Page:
Bonds of Nation, Race, and Allegiance in Nineteenth-Century America
Publication Year: 2010
Loyal Subjects considers how the Civil War complicated the cultural value of emotion, especially the ideal of sympathy. Through an analysis of literary works written during and after the conflict-from Nathaniel Hawthorne's "Chiefly About War Matters" through Henry James's The Bostonians and Charles Chestnutt's "The Wife of His Youth," to the Pledge of Allegiance and W.E.B. Du Bois's John Brown, among many others-Duquette reveals that although American literary criticism has tended to dismiss the Civil War's impact, postwar literature was profoundly shaped by loyalty.
Published by: Rutgers University Press
Title Page, Copyright, Dedication
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I am grateful for the many people and institutions that have supported me over the years, and for the opportunity to acknowledge them in print. A fellowship at the Illinois Program for Research in the Humanities (IPRH) at the University of Illinois let me develop an observation into...
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Tens of thousands of American children recited the Pledge of Allegiance for the first time on October 21, 1892. Planned to correspond with the dedication ceremony for the Columbian World Exposition in Chicago, the Pledge of Allegiance was one part of a pedagogical program designed...
Chapter 1: Loyalty, Oaths, and the Nation
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When he signs the contract with Captains Bildad and Peleg, Ishmael consents to join the Pequod’s crew, assuming a share of the responsibilities and earning a percentage of the profits. Through this scene, and its protracted haggling over what Ishmael will earn on the voyage, Herman...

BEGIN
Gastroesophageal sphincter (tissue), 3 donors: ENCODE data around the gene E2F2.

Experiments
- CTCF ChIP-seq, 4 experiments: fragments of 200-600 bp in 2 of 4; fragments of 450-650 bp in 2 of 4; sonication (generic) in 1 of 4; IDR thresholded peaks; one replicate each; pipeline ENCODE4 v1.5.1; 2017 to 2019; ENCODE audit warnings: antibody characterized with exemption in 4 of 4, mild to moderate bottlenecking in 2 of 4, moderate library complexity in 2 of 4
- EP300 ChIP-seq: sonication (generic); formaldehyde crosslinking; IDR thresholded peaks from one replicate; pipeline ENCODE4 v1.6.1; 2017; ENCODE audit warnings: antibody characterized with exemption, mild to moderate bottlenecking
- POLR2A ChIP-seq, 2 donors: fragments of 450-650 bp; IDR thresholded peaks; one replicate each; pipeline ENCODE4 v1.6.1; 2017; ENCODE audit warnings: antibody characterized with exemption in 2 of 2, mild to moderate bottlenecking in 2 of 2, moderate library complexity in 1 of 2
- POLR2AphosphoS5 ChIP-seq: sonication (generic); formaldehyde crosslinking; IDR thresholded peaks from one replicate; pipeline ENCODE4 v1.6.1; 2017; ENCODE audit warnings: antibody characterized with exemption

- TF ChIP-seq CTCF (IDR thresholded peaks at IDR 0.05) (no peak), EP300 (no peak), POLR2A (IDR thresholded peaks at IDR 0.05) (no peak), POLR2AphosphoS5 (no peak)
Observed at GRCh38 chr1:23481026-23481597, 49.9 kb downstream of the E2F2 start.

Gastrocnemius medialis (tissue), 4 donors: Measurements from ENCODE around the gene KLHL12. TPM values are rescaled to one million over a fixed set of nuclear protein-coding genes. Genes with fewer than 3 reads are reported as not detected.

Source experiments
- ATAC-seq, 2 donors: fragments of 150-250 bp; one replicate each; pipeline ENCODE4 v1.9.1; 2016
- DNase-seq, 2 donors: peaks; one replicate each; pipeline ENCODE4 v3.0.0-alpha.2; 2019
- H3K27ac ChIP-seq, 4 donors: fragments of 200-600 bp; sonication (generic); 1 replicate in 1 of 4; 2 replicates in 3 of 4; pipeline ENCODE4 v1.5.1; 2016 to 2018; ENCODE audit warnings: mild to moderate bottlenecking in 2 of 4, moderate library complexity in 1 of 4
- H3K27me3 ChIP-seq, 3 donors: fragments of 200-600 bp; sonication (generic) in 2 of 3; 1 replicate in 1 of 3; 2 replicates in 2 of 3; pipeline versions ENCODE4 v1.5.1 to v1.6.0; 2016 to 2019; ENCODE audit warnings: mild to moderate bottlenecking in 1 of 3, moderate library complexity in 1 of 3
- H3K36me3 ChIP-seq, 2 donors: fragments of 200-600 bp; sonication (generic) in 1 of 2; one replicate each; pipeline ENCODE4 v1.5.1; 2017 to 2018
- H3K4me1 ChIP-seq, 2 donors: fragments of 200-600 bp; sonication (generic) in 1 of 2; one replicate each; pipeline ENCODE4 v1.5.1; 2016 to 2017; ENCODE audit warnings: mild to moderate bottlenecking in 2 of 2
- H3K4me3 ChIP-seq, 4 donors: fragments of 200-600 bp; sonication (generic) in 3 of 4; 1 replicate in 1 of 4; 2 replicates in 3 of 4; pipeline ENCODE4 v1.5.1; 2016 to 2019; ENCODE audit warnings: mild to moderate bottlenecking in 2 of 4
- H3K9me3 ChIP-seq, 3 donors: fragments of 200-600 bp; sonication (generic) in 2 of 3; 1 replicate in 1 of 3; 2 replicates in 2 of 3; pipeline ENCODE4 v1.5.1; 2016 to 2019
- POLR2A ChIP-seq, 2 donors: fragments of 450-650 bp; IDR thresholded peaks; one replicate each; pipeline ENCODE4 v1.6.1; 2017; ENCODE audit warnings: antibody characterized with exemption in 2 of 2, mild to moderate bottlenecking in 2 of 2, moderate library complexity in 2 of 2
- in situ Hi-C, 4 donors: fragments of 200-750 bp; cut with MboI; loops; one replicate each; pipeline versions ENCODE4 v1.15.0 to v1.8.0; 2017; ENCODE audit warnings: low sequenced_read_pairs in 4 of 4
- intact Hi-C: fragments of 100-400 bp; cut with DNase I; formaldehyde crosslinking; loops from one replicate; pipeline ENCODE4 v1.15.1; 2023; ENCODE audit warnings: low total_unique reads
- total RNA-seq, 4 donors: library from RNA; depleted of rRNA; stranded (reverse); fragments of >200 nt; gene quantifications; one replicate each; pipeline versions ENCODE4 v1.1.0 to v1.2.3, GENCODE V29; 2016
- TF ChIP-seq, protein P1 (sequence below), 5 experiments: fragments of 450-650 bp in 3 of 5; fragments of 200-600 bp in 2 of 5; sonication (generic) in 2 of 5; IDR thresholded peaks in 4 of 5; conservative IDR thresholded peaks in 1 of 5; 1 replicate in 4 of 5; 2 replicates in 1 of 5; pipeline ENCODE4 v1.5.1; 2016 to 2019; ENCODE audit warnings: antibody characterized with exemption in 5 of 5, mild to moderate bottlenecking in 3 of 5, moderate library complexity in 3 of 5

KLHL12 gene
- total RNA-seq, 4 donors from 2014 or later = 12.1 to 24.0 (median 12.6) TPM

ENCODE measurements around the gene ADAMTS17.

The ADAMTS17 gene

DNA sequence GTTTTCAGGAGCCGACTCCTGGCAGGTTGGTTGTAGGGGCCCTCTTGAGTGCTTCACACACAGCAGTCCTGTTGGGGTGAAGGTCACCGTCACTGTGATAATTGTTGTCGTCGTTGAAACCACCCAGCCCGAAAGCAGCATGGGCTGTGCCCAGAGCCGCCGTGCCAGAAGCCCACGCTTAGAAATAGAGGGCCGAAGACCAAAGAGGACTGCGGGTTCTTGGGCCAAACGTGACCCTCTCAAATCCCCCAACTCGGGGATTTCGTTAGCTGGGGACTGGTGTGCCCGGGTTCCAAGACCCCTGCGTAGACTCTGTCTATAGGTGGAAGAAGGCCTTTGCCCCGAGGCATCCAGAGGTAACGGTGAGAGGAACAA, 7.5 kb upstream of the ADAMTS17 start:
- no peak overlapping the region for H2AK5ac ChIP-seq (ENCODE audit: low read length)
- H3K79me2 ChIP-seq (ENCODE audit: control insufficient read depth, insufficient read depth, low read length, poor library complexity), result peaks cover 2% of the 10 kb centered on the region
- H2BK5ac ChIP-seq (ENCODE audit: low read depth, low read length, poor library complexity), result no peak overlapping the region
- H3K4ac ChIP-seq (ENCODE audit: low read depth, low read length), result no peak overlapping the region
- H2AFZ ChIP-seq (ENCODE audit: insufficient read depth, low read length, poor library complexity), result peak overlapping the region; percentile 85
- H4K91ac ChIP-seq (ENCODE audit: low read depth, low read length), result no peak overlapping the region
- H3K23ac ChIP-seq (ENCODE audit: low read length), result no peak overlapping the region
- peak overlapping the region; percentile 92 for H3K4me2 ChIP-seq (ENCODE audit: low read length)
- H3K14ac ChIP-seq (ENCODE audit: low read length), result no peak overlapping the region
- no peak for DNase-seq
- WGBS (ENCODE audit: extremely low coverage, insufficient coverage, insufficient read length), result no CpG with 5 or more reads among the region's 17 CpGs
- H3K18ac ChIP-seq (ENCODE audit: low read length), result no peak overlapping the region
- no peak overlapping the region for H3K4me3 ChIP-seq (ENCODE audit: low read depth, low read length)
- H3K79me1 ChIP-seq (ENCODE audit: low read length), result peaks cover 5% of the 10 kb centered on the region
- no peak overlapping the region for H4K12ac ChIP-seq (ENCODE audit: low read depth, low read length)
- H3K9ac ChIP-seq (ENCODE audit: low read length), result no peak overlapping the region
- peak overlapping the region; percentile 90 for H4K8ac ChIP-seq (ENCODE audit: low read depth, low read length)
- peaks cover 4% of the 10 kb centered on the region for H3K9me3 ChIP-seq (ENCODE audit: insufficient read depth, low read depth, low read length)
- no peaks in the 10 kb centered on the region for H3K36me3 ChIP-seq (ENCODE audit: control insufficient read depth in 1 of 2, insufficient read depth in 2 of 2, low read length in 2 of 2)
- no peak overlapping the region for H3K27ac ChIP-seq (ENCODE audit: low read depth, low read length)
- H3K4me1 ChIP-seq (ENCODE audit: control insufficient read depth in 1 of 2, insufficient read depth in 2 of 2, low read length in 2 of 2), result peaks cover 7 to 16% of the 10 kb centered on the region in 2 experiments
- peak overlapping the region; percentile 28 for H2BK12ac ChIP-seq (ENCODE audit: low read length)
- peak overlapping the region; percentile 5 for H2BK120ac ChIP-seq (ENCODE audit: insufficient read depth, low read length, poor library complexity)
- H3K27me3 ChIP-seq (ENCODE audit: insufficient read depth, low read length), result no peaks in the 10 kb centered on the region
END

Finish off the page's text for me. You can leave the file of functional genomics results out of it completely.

Chapter 2: One Big Happy Family, Again?
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“The country is weary of being cheated with plays upon words,” observed James Russell Lowell at the start of the Civil War.1 “We all declare for liberty,” Abraham Lincoln told a presumably wearier Baltimore audience in 1864, “but in using the same word we do not all mean the same thing.”2...
Chapter 3: Pledging Allegiance in Henry James
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In the 1880s, readers and theatergoers fell in love with the reunion romance. 1 Unlike the novels examined in the previous chapter, the stories that held American audiences captive were far from ambivalent about the promise of romantic love. Not only did they heartily embrace the idea of...
Chapter 4: Loyalty’s Slaves
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A cartoon published in the Chicago Inter-Ocean on May 30, 1898, shows two soldiers on a pedestal engraved in bold black letters with the word “loyalty” (fig. 6). The man on the left carries a U.S.A. ’61 canteen, identifying him as a Union veteran; his companion, mounting the pedestal...
Chapter 5: Philosophies of Loyalty
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In 1905, Josiah Royce, professor of philosophy at Harvard University, urged members of the Chicago and the New York Ethical societies to reflect on a perennial and intractable social problem—the problem of race. “Is it a ‘yellow peril,’ a ‘black peril,’ or perhaps, after all, is it rather some...
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There is no denying that the Civil War was a pivotal moment in American history. Emancipation and national consolidation, important discoveries in medicine and technology, the reorganization of economic practices, and the institution of the income tax, to name only a few, all date from the war. As a literary scholar, I might add to this list the rise...
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About the Author
Page Count: 288
Illustrations: 8 illustrations.
Publication Year: 2010